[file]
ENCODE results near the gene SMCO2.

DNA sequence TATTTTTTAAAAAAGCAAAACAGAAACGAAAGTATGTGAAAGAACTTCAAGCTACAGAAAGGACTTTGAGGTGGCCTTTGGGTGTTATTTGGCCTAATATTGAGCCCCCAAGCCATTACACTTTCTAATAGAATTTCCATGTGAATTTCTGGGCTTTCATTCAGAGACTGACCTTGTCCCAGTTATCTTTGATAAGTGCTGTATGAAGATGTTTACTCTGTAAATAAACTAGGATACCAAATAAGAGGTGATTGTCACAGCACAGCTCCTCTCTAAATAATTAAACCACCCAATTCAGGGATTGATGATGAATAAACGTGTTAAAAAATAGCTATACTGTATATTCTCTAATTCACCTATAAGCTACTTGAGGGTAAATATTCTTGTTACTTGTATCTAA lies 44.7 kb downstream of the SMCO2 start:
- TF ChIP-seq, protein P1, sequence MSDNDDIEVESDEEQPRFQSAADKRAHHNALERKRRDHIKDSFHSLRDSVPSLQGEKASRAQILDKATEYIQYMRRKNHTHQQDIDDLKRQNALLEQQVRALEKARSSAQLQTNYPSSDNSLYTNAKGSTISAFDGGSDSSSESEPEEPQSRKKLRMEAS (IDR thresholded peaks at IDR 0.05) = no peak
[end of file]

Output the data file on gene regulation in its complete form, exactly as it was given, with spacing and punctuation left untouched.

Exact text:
ENCODE results near the gene SMCO2.

DNA sequence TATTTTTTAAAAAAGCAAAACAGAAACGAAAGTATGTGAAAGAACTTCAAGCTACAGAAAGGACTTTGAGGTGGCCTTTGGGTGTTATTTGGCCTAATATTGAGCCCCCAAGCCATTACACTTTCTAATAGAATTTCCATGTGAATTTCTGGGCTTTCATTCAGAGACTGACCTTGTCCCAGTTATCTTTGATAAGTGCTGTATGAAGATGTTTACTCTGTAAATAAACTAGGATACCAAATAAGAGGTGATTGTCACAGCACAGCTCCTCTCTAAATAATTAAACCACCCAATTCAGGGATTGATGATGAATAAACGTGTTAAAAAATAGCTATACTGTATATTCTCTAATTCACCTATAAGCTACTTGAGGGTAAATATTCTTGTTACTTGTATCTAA lies 44.7 kb downstream of the SMCO2 start:
- TF ChIP-seq, protein P1, sequence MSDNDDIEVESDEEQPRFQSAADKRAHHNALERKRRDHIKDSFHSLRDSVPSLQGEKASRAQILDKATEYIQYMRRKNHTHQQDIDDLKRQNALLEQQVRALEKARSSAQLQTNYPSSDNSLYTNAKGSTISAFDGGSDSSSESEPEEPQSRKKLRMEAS (IDR thresholded peaks at IDR 0.05) = no peak